Multifamily rentals -- by and large, "apartments" -- are strong, and not showing any signs of slowing down.
Axiometrics, a research firm that studies apartment rentals across the United States, released a statement in May that pointed out that apartment rent growth in April had reached a peak higher than it had achieved since the economy collapsed in 2008. Rents nationwide went up by a jaw-dropping 3.4%. Then, in June, they pointed out to the world that apartment occupancy in May was higher that month than it had been since the firm had started keeping track in April of 2008. Apartment occupancy was at 95%!
Those numbers are impressive, but some experts are leery of the word "peak" -- after all, you can't have had a peak unless you're on the downslope, right? Well, as it turns out, that's not necessarily the case. Many believed that the beginning of Q2 2014 was going to be the "beginning of the end" of apartment dominance, with rent growth and occupancy both tailing off -- but no such phenomenon is rearing its head... yet.
Reason to believe
There may be reason to believe that the end is approaching, though. Beginning in June many mortgage lenders who have been massively tight-fisted since the Qualified Mortgage rules went into effect in January are easing their credit requirements. That will open up the option of buying to some -- perhaps hundreds of thousands -- of families that are currently forced to rent due to lack of a willing mortgage lender.
Also, the supply of available apartments is growing faster than the number of people who want to rent them. At the moment, occupancy is almost maximized, but analysts say some 200,000 more apartments will become available by the end of the year, and only two-thirds of that number of interested families are waiting.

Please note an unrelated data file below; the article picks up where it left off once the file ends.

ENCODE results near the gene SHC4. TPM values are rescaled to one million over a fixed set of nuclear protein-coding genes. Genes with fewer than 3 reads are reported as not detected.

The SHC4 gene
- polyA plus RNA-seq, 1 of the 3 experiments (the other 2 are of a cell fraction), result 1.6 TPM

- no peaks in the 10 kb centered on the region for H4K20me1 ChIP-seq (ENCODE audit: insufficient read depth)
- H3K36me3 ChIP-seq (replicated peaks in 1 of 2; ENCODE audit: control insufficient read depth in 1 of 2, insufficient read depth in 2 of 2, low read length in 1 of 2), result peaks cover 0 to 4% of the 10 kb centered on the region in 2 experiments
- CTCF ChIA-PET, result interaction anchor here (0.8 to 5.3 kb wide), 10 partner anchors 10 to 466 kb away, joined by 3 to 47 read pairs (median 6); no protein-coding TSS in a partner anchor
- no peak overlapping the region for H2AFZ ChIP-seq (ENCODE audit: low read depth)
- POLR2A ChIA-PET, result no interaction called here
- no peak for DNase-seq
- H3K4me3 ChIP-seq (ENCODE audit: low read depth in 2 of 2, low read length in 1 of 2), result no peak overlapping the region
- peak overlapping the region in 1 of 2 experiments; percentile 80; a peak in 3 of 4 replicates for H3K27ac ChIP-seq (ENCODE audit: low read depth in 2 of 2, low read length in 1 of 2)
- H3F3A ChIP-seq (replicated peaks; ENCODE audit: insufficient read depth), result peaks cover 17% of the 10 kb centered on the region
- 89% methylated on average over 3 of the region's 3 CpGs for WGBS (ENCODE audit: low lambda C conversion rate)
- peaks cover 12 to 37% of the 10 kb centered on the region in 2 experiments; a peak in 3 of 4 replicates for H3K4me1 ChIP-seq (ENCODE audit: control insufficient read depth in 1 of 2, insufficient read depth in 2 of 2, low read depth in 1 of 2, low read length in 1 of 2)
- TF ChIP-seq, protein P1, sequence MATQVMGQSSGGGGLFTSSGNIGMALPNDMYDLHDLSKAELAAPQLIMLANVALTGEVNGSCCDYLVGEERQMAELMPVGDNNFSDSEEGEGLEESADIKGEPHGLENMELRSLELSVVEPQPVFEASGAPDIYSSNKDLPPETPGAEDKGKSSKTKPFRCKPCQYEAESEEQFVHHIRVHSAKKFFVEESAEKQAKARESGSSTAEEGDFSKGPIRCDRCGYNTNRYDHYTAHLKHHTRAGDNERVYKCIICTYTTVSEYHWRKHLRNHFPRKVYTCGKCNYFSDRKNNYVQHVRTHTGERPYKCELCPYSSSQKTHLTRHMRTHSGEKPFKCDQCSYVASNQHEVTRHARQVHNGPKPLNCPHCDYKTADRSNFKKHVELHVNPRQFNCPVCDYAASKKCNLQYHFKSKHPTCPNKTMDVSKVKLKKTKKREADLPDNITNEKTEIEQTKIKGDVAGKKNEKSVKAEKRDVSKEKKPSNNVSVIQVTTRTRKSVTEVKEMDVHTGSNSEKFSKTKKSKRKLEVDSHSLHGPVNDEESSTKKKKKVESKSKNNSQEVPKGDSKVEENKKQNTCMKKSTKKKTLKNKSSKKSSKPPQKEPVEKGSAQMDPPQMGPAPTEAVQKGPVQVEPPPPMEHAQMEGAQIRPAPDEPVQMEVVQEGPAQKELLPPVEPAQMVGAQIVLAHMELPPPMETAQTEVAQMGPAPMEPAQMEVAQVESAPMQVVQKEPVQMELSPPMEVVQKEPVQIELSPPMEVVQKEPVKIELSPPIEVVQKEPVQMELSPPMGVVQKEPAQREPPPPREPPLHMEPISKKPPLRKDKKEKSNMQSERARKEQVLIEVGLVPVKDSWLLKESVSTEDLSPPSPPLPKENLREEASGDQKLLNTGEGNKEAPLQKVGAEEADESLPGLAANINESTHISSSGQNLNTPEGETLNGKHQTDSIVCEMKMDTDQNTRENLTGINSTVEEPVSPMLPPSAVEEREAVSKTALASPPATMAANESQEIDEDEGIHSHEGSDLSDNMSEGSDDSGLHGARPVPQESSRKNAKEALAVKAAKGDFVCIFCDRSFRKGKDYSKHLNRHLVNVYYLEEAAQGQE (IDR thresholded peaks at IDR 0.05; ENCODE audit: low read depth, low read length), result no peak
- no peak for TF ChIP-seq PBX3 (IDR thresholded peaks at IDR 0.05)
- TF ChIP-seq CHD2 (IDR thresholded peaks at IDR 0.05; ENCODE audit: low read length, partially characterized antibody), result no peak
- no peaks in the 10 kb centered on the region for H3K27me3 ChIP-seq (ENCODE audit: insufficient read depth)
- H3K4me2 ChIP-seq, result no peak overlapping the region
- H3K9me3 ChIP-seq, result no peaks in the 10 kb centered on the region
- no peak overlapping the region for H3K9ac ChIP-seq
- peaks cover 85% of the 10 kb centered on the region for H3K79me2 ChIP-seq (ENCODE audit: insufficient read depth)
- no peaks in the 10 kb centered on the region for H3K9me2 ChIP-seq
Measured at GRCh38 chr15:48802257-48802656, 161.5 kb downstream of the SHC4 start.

But less growth is still growth
Let's not get confused here: Those numbers don't mean that the rental market is shrinking, or even about to start shrinking. It means the market is growing less quickly; but it's absolutely still growing. The latest generation of post-school kids is still moving out on their own, and they are, as a generation, much more comfortable with renting over the long term than their parents were.
Even the now-legendary crash of the Detroit condominium market seems to be ending. Inventory that has sat empty since 2008 is filling, and many of the newer projects still in progress have deposits on half or more of their units. If the condos fill as quickly as they seem to be filling, it will be primarily people moving from downtown apartments filling them -- and demand for downtown apartments is already enormous, so it's doubtful they'll be vacant for long.
A question of degrees
The answer to the question in the title, then, is dependent on what exactly you mean by "boom." The apartment market in and around Detroit will continue to expand for quite some time, particularly in the urban core.
Will it continue to grow as fast as it did in the first half of 2014? Doubtful. As the newly created supply catches up with the demand, both rent growth and occupancy will slip toward the national averages -- but even the national averages are better numbers lately than they've been for a very long time.
This article originally appeared on Bigger Pockets and is Copyright 2014 BiggerPockets,
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